For the first couple lessons find a location without many cars, light posts or other obstacles - like a vacant parking lot. When your teen sits behind the wheel be sure to give precise and simple instructions far enough ahead of time they will be able to safely respond. Also avoid overloading your new driver with too much information. Allow enough time for your son or daughter to absorb information in segmented lessons. Teaching ninety degree turns, parallel parking, lane changes, and driving in reverse all in the same day will most likely confuse and stress your teen. Give one lesson on each driving skill, and keep practicing until they feel comfortable with each of the skills.
Above all set an example for your new teen driver:
If you run red and yellow lights, speed down the highway at 75 MPH, weave in and out of traffic, take chances on the road, ride the bumper of the car in front of you, scream at other drivers, or exhibit other signs of road rage, youre showing your teen that the rules dont countand this can be fatal. - teendriving.com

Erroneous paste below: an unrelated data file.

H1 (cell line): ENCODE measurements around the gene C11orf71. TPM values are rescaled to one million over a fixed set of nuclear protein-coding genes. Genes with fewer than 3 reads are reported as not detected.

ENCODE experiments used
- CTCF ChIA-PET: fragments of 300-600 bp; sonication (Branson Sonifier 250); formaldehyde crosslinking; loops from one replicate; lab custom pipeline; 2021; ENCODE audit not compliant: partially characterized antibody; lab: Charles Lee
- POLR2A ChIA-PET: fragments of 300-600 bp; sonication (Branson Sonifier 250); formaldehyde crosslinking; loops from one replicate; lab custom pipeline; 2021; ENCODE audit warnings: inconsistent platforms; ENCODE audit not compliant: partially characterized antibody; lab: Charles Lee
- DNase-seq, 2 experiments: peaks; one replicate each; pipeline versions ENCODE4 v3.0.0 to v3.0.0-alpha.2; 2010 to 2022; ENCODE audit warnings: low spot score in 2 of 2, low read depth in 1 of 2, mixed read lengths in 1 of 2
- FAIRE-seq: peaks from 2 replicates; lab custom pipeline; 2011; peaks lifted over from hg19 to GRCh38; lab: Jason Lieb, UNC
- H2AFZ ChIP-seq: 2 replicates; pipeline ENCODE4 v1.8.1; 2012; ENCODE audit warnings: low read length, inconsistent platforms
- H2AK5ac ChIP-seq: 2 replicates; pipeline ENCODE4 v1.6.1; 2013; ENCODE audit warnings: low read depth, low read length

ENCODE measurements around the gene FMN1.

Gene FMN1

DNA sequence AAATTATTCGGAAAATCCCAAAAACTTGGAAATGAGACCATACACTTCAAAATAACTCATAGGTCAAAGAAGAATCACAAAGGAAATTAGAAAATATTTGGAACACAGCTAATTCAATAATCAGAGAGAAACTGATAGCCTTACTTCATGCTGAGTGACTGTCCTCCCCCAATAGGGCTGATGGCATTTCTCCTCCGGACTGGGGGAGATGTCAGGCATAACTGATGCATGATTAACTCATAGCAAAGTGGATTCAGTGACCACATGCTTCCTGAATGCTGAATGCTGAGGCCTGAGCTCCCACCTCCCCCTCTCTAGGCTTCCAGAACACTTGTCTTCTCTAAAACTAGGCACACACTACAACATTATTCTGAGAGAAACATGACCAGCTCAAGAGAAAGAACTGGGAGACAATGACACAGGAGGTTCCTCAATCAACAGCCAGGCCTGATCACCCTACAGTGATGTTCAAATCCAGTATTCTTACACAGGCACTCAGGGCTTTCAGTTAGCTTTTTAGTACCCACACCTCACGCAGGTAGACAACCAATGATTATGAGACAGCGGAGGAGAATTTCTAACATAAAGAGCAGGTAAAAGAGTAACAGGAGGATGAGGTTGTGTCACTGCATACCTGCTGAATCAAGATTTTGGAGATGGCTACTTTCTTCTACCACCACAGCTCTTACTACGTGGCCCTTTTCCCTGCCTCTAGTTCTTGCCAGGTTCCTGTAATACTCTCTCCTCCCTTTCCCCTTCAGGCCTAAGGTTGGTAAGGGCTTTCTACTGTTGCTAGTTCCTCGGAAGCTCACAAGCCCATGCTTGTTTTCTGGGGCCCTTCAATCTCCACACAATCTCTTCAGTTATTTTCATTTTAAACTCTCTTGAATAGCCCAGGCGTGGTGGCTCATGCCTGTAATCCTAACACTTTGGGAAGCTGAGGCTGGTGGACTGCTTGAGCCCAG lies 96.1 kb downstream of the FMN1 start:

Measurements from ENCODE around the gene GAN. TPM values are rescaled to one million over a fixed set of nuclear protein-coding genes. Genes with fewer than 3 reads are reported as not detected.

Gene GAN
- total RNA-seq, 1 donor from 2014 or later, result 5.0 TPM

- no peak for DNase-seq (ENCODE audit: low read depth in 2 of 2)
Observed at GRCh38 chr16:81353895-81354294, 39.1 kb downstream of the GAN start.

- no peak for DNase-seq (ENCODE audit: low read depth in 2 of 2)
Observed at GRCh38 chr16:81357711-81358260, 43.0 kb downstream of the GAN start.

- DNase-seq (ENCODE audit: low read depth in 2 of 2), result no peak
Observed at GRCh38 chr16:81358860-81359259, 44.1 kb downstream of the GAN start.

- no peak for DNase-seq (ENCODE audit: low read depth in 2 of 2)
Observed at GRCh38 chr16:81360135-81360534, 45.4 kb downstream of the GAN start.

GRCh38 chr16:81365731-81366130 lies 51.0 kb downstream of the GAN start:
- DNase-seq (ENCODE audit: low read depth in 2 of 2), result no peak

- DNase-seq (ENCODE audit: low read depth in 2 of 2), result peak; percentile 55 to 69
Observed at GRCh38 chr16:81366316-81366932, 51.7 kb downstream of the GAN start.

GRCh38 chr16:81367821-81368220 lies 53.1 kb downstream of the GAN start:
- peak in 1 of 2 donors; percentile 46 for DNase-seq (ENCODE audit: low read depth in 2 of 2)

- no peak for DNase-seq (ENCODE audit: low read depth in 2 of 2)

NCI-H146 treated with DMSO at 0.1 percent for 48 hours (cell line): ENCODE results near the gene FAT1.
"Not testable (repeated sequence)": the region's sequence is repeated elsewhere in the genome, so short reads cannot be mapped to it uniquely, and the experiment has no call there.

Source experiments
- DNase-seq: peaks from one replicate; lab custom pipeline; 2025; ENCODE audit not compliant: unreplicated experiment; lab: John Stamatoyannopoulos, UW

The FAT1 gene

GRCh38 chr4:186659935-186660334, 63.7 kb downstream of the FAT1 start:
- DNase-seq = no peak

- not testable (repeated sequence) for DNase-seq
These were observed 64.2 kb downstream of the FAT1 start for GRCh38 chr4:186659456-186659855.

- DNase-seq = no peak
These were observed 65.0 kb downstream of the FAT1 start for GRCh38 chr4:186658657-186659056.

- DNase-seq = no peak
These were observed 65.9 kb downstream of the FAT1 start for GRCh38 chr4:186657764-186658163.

Although teaching a new driver can be nerve wrecking, it can also be rewarding. When your teenager passes his or her driver's exam he or she will see it as an entryway to adulthood. With a license it's important to remind them driving comes with responsibility, and your trust. If your teen exhibits responsible driving reward them. If your teen exhibits dangerous and/or unlawful driving, you will need to negotiate their driving terms. As a parent you have the ultimate say in your child's driving, ensure they can handle their new responsibility before handing over the car keys.
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